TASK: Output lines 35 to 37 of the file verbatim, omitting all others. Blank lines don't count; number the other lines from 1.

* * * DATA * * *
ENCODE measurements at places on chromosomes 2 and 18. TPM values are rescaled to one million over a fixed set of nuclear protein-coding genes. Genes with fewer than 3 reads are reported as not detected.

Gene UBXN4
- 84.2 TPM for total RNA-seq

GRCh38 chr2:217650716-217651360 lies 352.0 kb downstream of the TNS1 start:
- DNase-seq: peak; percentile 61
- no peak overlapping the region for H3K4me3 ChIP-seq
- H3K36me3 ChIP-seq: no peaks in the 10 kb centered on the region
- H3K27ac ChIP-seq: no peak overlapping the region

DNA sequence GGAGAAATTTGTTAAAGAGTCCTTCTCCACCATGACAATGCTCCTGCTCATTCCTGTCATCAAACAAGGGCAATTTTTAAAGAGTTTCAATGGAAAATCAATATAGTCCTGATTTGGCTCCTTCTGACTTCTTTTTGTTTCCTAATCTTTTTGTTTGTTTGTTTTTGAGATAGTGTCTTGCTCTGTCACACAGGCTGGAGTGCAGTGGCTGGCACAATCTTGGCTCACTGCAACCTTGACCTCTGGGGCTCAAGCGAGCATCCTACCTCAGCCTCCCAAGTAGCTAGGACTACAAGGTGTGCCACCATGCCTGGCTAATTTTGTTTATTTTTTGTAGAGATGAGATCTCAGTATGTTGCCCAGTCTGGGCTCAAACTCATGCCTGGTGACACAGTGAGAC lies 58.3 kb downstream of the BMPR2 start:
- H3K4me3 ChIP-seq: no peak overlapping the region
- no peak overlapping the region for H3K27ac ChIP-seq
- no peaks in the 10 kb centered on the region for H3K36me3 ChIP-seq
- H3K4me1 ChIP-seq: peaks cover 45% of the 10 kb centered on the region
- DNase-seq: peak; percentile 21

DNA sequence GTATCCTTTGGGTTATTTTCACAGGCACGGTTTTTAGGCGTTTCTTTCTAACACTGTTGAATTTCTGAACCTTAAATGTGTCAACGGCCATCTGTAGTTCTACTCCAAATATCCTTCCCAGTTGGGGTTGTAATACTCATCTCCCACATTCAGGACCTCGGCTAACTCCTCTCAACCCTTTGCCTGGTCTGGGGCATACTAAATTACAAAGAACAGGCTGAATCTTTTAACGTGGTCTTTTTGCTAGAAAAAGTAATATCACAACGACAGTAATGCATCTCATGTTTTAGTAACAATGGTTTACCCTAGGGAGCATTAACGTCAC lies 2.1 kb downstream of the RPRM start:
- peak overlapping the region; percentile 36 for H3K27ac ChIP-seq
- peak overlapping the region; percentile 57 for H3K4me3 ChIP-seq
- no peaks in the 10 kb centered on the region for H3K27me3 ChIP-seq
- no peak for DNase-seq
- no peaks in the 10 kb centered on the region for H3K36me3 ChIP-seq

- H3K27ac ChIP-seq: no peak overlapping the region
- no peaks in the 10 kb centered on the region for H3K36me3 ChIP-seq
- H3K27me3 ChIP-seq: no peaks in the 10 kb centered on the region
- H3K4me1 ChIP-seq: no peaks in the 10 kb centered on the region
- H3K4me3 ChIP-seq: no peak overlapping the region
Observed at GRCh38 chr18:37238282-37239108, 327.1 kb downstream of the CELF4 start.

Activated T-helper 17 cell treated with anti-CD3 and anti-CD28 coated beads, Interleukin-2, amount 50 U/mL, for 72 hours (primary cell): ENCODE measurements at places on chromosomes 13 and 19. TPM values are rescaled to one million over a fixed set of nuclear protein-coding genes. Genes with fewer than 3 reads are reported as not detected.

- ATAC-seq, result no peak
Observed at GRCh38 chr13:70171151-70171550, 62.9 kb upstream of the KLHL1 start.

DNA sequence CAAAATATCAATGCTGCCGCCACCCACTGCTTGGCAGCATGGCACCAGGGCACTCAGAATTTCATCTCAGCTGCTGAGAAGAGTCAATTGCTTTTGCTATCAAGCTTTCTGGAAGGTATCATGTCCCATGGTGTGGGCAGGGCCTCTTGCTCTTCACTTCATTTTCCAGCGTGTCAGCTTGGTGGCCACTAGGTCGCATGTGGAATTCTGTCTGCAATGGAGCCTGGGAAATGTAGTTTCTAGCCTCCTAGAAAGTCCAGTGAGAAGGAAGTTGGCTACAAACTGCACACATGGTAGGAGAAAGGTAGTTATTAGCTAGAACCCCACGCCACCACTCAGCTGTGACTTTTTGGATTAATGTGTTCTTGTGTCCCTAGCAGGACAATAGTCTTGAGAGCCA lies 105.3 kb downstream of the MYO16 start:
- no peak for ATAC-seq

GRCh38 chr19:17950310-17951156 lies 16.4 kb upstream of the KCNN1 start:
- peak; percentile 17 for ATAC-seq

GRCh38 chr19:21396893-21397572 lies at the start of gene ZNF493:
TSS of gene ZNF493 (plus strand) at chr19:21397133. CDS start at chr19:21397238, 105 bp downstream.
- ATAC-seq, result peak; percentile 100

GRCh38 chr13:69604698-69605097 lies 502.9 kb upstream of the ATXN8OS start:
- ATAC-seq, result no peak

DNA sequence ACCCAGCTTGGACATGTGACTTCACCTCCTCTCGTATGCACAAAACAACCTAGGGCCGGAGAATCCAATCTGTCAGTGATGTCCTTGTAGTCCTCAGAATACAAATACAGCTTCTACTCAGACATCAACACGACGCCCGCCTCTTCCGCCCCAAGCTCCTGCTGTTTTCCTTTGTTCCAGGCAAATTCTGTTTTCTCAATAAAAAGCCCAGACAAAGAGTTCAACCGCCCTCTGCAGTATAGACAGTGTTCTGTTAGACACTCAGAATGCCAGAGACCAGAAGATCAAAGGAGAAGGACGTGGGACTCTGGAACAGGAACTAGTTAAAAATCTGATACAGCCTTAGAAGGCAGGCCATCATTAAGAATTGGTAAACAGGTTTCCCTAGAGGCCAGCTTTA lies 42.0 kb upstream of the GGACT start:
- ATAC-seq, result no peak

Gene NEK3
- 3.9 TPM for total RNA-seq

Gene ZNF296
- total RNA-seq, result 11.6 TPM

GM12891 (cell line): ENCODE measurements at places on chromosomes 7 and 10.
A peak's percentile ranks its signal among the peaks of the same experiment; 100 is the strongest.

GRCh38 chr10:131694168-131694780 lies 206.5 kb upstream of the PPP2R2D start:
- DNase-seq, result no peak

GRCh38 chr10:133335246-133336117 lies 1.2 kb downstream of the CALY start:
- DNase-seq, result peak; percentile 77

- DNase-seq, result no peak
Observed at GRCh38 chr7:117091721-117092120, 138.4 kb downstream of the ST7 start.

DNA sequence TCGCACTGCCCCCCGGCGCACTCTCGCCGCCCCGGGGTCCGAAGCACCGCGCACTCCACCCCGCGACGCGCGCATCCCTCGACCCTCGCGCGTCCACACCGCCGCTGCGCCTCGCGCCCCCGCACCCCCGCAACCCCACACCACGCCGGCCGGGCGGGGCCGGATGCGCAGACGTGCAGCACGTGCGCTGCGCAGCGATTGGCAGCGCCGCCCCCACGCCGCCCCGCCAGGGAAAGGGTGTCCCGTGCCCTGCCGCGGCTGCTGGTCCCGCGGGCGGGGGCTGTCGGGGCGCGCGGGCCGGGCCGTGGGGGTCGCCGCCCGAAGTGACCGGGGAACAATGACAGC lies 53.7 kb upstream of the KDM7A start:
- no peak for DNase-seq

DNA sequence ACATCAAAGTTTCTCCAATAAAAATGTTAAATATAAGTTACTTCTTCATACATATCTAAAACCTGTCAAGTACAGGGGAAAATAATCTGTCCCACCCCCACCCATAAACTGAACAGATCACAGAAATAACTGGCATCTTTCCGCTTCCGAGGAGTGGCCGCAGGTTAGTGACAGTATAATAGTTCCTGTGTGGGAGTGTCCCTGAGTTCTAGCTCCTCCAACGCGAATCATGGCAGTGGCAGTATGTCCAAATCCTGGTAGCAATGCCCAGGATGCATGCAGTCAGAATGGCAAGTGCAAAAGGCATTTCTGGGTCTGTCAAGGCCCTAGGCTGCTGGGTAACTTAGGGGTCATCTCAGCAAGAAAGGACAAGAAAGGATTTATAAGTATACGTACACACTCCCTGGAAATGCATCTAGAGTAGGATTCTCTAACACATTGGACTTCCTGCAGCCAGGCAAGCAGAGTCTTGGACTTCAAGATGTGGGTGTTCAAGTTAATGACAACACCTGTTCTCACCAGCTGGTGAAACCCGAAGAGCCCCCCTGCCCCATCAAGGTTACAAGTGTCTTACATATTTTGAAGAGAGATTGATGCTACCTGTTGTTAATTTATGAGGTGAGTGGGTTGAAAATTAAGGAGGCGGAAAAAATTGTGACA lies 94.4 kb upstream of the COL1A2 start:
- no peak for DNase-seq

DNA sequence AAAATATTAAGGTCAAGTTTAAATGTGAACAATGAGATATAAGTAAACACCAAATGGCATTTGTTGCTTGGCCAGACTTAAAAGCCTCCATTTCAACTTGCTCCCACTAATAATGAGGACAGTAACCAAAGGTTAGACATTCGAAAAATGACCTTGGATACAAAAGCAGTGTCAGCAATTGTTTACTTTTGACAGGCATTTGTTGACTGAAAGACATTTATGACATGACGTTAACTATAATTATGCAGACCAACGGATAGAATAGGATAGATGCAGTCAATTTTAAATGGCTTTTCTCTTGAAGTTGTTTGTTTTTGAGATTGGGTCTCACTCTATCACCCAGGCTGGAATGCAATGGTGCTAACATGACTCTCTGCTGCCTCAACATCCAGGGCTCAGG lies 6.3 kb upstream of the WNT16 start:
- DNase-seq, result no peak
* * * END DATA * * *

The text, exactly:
TSS of gene ZNF493 (plus strand) at chr19:21397133. CDS start at chr19:21397238, 105 bp downstream.
- ATAC-seq, result peak; percentile 100

GRCh38 chr13:69604698-69605097 lies 502.9 kb upstream of the ATXN8OS start: